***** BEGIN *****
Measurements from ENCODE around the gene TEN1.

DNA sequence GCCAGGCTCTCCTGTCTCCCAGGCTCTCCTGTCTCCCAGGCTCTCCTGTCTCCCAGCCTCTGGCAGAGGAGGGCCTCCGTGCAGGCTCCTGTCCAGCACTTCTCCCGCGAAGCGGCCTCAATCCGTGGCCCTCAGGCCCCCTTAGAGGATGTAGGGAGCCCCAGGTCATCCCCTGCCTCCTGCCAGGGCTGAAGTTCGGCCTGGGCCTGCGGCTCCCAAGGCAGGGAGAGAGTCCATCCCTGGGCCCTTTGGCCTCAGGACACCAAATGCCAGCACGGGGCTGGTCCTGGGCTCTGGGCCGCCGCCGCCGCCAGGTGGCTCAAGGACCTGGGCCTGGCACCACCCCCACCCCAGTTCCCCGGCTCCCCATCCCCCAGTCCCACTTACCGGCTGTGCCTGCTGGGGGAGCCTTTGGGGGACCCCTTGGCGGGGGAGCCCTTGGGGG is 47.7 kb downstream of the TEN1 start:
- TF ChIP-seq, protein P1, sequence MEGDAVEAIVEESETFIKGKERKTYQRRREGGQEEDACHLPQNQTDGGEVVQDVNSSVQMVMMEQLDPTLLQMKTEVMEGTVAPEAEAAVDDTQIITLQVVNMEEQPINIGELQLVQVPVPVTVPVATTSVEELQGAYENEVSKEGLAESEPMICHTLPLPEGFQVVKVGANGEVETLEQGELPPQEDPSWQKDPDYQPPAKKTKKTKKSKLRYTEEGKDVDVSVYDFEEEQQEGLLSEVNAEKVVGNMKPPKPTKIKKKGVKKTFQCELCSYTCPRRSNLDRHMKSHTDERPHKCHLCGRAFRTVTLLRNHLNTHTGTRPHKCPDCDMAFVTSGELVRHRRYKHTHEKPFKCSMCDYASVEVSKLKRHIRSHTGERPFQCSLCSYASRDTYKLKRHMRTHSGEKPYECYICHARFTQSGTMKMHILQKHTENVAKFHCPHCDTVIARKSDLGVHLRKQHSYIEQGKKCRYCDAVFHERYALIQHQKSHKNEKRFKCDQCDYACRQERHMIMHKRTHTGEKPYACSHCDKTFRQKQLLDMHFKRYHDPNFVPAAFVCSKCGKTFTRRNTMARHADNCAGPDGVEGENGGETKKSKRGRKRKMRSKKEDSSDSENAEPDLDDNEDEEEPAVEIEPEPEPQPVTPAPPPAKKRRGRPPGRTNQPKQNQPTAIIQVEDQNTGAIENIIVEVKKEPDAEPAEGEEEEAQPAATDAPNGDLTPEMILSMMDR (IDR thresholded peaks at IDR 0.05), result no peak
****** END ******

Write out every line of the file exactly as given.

Measurements from ENCODE around the gene TEN1.

DNA sequence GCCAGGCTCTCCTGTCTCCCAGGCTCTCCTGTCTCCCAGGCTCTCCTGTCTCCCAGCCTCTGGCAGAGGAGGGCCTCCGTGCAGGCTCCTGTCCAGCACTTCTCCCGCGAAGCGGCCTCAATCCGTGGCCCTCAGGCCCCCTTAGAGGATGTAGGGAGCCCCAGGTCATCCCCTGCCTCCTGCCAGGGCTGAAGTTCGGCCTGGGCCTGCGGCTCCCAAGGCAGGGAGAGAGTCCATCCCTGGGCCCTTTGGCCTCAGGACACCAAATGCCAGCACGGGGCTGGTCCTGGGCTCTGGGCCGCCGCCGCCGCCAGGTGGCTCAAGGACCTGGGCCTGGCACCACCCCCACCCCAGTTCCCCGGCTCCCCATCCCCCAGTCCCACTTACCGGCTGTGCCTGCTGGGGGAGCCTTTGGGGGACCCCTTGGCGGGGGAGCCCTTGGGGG is 47.7 kb downstream of the TEN1 start:
- TF ChIP-seq, protein P1, sequence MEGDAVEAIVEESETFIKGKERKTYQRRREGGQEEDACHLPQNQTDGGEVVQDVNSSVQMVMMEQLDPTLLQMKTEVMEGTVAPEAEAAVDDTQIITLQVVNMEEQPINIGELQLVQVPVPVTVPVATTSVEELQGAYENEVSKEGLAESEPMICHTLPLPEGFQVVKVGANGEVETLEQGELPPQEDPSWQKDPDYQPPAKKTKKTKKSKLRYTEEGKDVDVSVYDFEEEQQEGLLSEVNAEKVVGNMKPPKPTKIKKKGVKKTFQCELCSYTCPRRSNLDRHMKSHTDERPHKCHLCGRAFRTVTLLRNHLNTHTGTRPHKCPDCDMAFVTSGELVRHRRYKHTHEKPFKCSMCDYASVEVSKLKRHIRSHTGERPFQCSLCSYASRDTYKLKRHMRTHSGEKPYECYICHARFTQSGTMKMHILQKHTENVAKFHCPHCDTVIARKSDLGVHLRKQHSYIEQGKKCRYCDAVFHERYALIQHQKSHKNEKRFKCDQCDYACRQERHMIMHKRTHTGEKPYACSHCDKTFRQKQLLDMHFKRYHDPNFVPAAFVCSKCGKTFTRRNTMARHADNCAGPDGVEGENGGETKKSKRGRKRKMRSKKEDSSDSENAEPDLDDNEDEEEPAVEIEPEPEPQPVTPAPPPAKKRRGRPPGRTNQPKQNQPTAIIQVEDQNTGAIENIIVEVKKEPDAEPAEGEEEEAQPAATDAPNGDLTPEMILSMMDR (IDR thresholded peaks at IDR 0.05), result no peak